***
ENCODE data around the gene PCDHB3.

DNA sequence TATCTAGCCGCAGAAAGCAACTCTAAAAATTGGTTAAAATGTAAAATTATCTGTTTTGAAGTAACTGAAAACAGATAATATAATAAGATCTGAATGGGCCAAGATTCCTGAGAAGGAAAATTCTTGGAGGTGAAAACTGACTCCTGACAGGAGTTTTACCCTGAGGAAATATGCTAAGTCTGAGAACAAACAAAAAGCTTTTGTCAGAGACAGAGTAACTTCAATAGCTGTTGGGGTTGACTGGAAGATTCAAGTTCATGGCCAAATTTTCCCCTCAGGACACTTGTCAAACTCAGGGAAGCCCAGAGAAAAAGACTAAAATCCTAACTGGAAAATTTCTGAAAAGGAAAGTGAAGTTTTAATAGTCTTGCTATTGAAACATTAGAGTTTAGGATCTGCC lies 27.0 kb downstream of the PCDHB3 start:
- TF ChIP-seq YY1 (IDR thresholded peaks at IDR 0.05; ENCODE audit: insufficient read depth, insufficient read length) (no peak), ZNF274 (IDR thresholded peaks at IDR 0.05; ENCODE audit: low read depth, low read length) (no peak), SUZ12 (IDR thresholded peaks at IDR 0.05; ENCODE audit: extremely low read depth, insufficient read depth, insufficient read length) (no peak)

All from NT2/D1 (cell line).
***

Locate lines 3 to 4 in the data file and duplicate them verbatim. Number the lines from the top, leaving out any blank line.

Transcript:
- TF ChIP-seq YY1 (IDR thresholded peaks at IDR 0.05; ENCODE audit: insufficient read depth, insufficient read length) (no peak), ZNF274 (IDR thresholded peaks at IDR 0.05; ENCODE audit: low read depth, low read length) (no peak), SUZ12 (IDR thresholded peaks at IDR 0.05; ENCODE audit: extremely low read depth, insufficient read depth, insufficient read length) (no peak)

All from NT2/D1 (cell line).